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Having trouble installing a piece of hardware? Want to know if that peripheral is compatible with Linux?
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The graphics card I will wrestle with later (I assume I'll get it working, even if it may be difficult - as long as it's possible.)
I was just wondering about the Asus A8N-E motherboard, it looks like good compatibility and I googled for any Linux info. I got some incomplete problems about SATA drives, but I am only going to have one Primary Master SATA HDD.
As for the nForce4 Ultra - I think it is compatible right??
So just please tell me if there is any Linux (specifically Slackware 10.2 and 11.0) problems or incompatibility with this computer - mainly the motherboard.
Oh and I am buying it on Monday, so please respond quickly .
Looks pretty nice, But I have heard bad things about the SATA support on those boards. You planning on making a media center out of that box? If so, the Hauppauge tuner card will work fine. BTW, I am from the US, how much is 999 Euros in American Dollars? Cheers.
I'm not 100% sure it is the one I am thinking about, but a friend of mine has a similar board (if not the same, I'm not sure of the modell) and the fan on it is VERY noisy. Actually was, it got replaced by a passive cooler which made the computer silent. What a difference! He also had problems with SATA (most corrected through BIOS update and fiddling around in BIOS), IDE seems to work just fine (has HD since one week only).
The problem with sata is usually not using it but booting to it. Usually you can temporarily add a pata drive, do the install, install the sata boot drivers, then transfer everything over to the sata drive. Personally I find it easier to just boot to pata and use my sata drives for storage. I have an Asus a8n5x and the only problem I have had is slow transfers from pata to sata (or sata to pata)(nobody seems to have a clue as to why). The pata drive runs 57MB/sec and the sata 73MB/sec(the pata drive is older). Transfering accross GigE is fast to either drive.
The noise from the fan can also be dealt with buy installing the heat pipe from the next motherboard up ( the sli premium one, it escapes me at the moment). The steel one will fit but the copper one(from two motherboards up) will not. Last I heard the heat pipe was $15 without shipping from the asus store.
I have the same motherboard , I just bought it last week -a new one- from one PC shop 66€. it is great and works very good with my AMD athlon 64.
between, for Sata , they give me an extra paper with the books of the motherboard. in the paper they said :
Last edited by Morocco4Linux; 09-24-2006 at 07:17 PM.
With any motherboard that contains fan to cool off the chipset is pathetic and dumb. I recommend passive cooling for chipsets because there is no way that the chipset will halt the bus when it overheats. When chipsets overheat, they will still function, but they will corrupt your data.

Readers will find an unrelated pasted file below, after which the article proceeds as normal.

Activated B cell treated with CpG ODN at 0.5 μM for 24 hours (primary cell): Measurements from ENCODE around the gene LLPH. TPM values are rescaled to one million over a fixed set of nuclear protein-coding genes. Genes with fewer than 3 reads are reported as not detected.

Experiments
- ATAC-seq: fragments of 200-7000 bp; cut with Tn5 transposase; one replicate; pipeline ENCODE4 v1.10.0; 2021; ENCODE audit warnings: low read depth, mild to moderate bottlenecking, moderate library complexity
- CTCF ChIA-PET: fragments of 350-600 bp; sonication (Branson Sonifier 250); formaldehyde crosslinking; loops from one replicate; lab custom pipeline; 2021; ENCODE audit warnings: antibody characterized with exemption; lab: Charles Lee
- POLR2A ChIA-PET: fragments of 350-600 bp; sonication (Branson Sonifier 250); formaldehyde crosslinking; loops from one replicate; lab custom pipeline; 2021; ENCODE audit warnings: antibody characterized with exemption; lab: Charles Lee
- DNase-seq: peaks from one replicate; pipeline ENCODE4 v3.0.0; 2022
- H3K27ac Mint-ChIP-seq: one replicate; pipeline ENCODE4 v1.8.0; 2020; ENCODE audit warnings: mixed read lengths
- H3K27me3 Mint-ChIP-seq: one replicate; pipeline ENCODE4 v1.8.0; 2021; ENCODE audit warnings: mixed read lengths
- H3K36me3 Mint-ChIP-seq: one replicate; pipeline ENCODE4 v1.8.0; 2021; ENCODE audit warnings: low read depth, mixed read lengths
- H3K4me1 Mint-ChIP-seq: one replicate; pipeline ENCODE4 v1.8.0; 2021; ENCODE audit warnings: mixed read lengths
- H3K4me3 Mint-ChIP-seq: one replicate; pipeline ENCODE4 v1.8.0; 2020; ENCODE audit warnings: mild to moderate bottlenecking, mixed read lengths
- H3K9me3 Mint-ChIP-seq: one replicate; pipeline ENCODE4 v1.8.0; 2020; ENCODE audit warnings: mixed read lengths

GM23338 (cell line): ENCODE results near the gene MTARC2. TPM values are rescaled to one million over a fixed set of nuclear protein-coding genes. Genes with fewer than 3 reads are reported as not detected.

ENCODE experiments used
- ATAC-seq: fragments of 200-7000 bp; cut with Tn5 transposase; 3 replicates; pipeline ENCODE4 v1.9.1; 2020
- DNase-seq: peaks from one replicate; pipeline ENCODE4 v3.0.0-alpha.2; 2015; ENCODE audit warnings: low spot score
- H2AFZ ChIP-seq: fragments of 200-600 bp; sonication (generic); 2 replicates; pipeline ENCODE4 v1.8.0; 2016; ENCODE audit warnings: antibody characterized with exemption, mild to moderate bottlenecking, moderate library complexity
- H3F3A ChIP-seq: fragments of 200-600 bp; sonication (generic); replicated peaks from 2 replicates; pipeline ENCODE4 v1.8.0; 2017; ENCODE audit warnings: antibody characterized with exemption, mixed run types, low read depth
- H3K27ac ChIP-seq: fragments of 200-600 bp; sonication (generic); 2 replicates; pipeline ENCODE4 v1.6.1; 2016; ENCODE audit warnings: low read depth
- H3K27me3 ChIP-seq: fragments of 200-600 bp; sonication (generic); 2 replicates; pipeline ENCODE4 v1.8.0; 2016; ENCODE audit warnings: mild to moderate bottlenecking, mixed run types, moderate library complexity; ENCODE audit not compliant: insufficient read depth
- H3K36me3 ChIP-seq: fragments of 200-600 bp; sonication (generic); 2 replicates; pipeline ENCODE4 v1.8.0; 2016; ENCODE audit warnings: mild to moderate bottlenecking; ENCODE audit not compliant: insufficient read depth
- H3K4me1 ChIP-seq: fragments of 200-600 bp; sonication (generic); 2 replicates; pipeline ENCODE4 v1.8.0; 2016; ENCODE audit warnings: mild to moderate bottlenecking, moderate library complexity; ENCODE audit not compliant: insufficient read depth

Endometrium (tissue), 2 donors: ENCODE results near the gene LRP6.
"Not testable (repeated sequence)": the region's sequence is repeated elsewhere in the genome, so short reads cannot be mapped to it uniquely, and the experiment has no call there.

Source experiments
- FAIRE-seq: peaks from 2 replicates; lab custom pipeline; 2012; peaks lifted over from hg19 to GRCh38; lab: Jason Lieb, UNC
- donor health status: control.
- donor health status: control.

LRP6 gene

I recommend wired mouse and keyboard instead wireless mouse and keyboard. A wired mouse and keyboard provides more reliability. Wireless inputs are in the 2.4 GHz range which means it have to share with wireless NIC, cordless phones, cellphones, A/V transmitters, etc.
Using SATA Seagate hard drives are a waste. On terms of file server performance, it is very, very slow. I recommend using PATA hard drives instead and the brands that I recommend are Hitachi and Western Digital. On-board SATA plays around with DMA and PIO modes. Also it corrupts data, so that is why I strongly recommend using PATA hard drives. If you want to go with SATA, use Highpoint RocketRAID 1520, Highpoint RocketRAID 1540, Highpoint RocketRAID 1620, or any 3ware model. Promise SATA controllers have the same problems as on-board SATA controllers, so do not consider buying them.
A desktop/workstation using wireless NIC is pathetic. Only mobile computers should use wireless NIC.
I used to use a pata drive to load my kernel off of(couldn't figure out in my BIOS how to boot sata) then mount my root partition on the sata drive. Worked pretty well but if you wanted to compile a kernel, it wasn't so easy(wish I had know about chroot back then).
Yes, you can boot sata. Your just have to jump through a few hoop to get there.
Very few people have data corruption problems (same as in windows).
They had some very bad fans with the first run of motherboards. The fans do make some noise. The option is always there to replace the chipset fan if it becomes a problems (less than $20). Lots of people run this motherboard without issue.
PATA= plain old ide (essentially).
Sata requires drivers (just like pata) but they are not include in the base boot package. So one needs to get the sata drivers from the install disk (cd/dvd) onto the sata HD before you can boot to the sata HD. This is the tricky part(or PITA part). Once the drivers are in place you can treat it just like an ide device. This little shuffle is why so many people boot to pata (ide) and run off sata.